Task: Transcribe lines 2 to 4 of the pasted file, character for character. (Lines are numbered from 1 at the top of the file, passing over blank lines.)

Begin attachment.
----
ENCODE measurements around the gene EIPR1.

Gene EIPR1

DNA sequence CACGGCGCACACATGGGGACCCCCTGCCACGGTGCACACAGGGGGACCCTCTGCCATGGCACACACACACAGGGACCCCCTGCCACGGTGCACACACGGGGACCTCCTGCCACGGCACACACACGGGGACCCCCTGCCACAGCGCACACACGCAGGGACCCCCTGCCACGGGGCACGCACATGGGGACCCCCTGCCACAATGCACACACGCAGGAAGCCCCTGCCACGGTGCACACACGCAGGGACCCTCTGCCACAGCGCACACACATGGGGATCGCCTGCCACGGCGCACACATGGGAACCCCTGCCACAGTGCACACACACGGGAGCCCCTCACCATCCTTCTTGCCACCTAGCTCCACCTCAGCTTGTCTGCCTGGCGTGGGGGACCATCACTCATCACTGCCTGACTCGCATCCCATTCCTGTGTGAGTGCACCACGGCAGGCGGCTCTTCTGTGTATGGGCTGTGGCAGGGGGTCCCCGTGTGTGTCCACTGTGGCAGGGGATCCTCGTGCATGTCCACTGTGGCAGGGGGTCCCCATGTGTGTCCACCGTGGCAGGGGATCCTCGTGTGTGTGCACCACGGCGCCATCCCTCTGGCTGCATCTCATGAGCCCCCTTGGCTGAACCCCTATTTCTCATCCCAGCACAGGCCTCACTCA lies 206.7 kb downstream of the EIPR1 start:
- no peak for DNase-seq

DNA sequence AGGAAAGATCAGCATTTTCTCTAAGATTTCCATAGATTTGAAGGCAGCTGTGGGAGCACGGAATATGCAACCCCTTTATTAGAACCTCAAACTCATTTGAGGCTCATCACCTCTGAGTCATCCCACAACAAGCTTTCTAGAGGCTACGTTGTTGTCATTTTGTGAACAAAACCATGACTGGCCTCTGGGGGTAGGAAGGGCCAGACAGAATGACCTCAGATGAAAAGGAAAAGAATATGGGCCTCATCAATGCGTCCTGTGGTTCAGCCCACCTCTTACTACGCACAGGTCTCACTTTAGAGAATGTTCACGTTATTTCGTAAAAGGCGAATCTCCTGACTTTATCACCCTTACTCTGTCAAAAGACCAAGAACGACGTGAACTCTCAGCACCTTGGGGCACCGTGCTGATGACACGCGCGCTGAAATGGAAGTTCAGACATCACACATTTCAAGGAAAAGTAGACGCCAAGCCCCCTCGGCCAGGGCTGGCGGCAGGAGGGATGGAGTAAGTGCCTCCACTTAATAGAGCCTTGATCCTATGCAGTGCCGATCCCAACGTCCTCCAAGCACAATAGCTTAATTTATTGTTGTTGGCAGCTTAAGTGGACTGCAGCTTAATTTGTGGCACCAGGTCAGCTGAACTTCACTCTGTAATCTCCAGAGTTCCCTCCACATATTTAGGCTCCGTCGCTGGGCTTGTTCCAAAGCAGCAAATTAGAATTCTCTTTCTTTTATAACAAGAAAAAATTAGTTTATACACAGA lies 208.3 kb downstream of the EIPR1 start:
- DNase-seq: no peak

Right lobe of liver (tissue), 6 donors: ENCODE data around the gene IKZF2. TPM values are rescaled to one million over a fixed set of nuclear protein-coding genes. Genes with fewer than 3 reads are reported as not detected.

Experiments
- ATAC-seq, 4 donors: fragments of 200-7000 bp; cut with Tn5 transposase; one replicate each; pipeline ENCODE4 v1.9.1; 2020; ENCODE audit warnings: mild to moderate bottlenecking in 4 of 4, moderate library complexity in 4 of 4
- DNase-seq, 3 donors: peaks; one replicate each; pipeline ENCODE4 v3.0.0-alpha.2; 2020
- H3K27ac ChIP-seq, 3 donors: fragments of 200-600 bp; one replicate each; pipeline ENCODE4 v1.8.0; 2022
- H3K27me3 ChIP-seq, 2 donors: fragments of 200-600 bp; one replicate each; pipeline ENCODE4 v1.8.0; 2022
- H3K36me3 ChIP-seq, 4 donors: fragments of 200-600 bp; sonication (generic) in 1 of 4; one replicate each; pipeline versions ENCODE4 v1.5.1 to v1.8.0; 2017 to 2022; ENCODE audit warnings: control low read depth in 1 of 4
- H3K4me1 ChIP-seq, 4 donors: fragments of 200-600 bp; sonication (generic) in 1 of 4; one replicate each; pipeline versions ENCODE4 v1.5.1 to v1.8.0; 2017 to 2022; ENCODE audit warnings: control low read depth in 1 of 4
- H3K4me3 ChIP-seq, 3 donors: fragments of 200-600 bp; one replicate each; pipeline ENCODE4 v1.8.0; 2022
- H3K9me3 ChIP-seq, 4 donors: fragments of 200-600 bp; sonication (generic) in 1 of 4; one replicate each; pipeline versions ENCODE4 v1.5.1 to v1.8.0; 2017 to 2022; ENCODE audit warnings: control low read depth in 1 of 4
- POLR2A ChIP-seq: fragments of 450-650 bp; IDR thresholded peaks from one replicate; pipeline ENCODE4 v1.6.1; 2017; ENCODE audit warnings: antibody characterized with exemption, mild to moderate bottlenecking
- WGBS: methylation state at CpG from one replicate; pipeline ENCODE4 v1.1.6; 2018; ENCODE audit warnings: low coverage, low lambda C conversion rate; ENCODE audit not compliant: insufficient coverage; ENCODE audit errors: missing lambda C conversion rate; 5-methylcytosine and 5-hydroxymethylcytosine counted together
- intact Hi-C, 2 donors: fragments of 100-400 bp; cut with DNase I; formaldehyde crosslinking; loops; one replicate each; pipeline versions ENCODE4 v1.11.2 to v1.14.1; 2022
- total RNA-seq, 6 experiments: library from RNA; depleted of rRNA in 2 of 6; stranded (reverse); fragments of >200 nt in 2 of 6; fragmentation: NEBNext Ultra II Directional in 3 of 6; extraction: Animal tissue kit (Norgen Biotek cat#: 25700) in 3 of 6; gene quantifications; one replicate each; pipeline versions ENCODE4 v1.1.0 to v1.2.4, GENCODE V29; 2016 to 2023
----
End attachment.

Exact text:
Gene EIPR1

DNA sequence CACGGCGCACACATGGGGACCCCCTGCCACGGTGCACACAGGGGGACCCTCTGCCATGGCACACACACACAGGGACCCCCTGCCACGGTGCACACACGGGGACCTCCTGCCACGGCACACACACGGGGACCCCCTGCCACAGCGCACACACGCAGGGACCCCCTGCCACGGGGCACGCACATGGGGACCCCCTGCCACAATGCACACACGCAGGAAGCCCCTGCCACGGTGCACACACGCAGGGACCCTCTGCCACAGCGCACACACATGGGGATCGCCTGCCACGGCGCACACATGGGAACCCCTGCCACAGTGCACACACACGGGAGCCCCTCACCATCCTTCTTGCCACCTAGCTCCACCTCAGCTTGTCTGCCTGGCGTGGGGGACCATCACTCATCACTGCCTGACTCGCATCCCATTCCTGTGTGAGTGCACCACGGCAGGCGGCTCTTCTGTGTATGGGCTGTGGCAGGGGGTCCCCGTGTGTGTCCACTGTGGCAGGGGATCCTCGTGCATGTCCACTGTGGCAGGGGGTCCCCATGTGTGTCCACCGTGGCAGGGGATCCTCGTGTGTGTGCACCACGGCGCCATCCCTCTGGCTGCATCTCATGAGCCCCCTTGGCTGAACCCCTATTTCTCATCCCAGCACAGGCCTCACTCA lies 206.7 kb downstream of the EIPR1 start:
- no peak for DNase-seq